[quote] The key question when trying to value Facebook’s stock is: can they find another business model that generates significantly more revenue per user without hurting the user experience? (And can they do that in an increasingly mobile world where display ads have been even less effective.) Perhaps that business model is sponsored feed entries, as Facebook seems to be hoping (along with Twitter and perhaps Tumblr). The jury is still out on that model. Personally, I have trouble seeing how insertions into the feeds aren’t just more prominent display ads. You still have to stoke demand and convert people from non-purchasing to purchasing intents. A more likely outcome is that Facebook uses their assets – a vast number of extremely engaged users, it’s [sic] social graph, Facebook Connect – to monetize through another business model. If they do that, the company is probably worth a lot more than the expected $100B IPO valuation. If they don’t, it’s probably worth a lot less. [end quote] (https://www.businessinsider.com/facebooks-business-model-2012-5 – Note: contains links no longer active)

        The money line: “A more likely outcome is that Facebook uses their assets – a vast number of extremely engaged users […] – to monetize through another business model.”

        So it was recognized by folks who were paying attention fairly early on. But in all fairness, it’s taking the world-at-large awhile to realize that advertising in the data-driven digital sense is a different animal than traditional advertising that has simply been relocated to digital space.

        • Justlp says:

          I have not been on FB since election day 2016. I knew that they had had an outsize influence on the course of our ‘civil discourse’ that had turned the election. This sentence from the WaPo editorial caught my attention as it so correctly captures so much of what is wrong in our country since Citizens United.
          [quote] In the case of Facebook, this could mean everything from privacy legislation with muscle — something the United States happens to lack — to declaring the business a public good and legislating it like a utility of old, with demands it open up its network to outsiders. But there is a bigger picture too, one that applies more broadly: If corporations are people, they need to abide by the standards of decent, civilized behavior or face the consequences.[end quote].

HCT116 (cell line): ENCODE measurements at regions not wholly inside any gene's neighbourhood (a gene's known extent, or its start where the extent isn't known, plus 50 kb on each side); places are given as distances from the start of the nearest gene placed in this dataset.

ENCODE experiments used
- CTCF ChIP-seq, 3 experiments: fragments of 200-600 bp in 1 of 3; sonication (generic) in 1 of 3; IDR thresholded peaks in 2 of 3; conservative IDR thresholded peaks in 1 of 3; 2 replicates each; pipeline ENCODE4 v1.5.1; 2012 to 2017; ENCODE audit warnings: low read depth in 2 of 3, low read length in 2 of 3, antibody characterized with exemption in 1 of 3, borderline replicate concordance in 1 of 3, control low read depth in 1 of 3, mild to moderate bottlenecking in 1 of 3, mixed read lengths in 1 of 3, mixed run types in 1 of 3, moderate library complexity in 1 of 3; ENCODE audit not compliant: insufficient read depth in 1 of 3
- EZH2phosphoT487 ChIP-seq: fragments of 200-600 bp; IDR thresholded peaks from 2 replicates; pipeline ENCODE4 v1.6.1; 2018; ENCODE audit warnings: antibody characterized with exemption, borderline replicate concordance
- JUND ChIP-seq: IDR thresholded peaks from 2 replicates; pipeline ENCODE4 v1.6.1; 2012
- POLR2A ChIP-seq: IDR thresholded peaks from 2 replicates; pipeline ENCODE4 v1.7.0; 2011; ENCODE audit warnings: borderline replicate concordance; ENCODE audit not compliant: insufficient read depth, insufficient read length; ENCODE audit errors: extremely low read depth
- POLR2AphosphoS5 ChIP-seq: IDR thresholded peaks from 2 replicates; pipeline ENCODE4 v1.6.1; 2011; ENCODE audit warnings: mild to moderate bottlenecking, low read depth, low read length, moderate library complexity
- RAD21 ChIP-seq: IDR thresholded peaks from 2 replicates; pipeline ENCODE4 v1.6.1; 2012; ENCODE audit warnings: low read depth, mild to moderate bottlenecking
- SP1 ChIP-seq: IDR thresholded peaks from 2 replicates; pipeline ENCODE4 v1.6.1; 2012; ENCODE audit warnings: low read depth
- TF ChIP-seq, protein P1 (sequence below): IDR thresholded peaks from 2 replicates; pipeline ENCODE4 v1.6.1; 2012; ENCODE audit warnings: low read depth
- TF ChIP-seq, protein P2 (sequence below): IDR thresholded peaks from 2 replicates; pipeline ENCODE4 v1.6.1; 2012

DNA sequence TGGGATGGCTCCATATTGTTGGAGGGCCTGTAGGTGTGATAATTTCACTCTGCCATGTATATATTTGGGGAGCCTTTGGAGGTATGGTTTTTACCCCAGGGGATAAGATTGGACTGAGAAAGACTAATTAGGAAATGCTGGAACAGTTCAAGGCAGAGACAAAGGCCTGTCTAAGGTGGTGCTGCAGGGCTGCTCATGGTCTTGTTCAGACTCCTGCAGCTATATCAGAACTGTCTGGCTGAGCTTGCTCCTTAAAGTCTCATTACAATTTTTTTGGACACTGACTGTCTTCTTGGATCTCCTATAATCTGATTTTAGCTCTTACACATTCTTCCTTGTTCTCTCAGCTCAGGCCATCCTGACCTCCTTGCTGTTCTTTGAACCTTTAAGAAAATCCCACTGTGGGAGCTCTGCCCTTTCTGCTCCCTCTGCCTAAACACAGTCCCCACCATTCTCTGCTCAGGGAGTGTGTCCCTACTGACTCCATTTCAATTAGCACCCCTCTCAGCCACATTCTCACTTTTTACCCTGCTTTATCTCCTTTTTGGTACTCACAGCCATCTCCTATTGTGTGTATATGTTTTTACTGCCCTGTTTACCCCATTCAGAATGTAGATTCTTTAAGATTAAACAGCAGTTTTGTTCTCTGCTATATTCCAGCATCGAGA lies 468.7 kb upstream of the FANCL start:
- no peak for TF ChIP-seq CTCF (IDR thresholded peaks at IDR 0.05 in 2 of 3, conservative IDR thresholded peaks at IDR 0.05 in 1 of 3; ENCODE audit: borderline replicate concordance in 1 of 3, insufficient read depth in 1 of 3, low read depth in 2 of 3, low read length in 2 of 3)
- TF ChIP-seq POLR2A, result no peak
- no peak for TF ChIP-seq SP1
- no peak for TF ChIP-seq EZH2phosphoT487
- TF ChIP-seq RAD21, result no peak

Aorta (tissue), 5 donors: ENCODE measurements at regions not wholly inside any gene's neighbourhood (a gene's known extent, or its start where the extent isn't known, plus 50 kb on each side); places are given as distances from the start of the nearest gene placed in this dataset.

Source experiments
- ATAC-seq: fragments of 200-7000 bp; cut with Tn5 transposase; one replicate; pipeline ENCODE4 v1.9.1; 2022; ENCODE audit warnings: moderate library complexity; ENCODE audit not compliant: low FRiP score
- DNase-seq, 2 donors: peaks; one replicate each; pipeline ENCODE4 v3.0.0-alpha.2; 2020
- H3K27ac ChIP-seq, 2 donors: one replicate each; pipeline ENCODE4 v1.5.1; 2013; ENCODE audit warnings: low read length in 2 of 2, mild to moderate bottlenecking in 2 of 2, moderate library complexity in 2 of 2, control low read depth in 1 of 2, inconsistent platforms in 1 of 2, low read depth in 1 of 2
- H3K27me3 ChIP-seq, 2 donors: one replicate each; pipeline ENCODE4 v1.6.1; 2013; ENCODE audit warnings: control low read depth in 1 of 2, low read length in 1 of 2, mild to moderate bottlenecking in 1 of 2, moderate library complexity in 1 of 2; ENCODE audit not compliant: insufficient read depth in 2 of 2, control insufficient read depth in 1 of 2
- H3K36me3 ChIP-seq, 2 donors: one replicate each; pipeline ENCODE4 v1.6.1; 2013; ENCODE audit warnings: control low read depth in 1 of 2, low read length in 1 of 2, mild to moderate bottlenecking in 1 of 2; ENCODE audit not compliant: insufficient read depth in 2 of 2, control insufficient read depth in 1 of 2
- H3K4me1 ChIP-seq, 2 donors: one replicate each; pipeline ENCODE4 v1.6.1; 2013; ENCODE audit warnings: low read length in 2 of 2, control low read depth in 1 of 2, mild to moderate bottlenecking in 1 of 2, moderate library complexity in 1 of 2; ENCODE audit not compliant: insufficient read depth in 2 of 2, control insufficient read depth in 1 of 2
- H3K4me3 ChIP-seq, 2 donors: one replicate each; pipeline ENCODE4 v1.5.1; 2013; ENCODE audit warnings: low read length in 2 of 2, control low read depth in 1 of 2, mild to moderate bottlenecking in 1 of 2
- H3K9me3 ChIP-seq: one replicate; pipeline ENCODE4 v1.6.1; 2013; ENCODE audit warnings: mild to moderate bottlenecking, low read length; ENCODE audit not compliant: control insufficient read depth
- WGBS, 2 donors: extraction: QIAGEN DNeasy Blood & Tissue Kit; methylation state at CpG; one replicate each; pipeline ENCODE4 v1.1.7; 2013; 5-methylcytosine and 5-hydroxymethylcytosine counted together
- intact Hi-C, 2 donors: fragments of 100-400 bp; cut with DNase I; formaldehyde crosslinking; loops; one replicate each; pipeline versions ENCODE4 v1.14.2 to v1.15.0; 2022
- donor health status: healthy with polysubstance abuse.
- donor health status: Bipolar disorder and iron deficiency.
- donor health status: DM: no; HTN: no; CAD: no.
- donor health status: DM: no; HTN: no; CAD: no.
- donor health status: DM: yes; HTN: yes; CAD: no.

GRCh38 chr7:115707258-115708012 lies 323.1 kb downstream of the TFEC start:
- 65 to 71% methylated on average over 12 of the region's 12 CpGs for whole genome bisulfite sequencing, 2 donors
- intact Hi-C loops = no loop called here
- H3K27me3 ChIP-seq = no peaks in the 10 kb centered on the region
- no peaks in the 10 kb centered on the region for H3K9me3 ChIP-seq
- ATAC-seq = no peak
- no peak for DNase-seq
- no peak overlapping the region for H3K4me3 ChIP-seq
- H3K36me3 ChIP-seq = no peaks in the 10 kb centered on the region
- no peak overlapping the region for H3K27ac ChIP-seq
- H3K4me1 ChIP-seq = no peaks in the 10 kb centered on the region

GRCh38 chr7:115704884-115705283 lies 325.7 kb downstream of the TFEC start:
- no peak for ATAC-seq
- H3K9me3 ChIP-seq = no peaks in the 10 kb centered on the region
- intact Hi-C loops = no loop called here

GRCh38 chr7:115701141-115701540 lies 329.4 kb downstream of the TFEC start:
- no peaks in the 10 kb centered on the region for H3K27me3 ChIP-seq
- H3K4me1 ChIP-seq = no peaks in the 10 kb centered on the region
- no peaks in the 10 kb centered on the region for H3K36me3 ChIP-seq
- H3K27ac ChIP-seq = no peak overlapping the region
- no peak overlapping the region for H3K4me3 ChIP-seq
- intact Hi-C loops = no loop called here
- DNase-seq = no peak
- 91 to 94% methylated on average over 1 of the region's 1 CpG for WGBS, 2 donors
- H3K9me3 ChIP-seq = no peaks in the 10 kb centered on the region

Long-time lurker. Love this blog. Thanks to all for the great intellectual stimulation without trolls.

  5. Vinnie Gambone says:

    ” I was doing time in the universal mind,
    I was feeling fine
    I was turning keys
    I was setting people free
    I was doing all right.”
    The inimical Mr. Morrison

    New Version

    I was on the grid, I was doing as they did,
    I was feeling fine.
    I was hitting keys, pretending I was free,
    I was alt right….

    I am amazed how far from farming we have come.
    Every last bit of surveillance capitalism presumes we will all be sitting on our fat butts looking at big and little electric boxes. Is there an element of mind control ay play? Undoubtedly.

    What are the worse outcomes for me? I get more pings to my conscience to buy shit ?
    No biggee . But when I see people slain in churches and schools and see the universal shrug.
    Bothers me.
    Are they tracking behavior (choice trends) or fomenting it?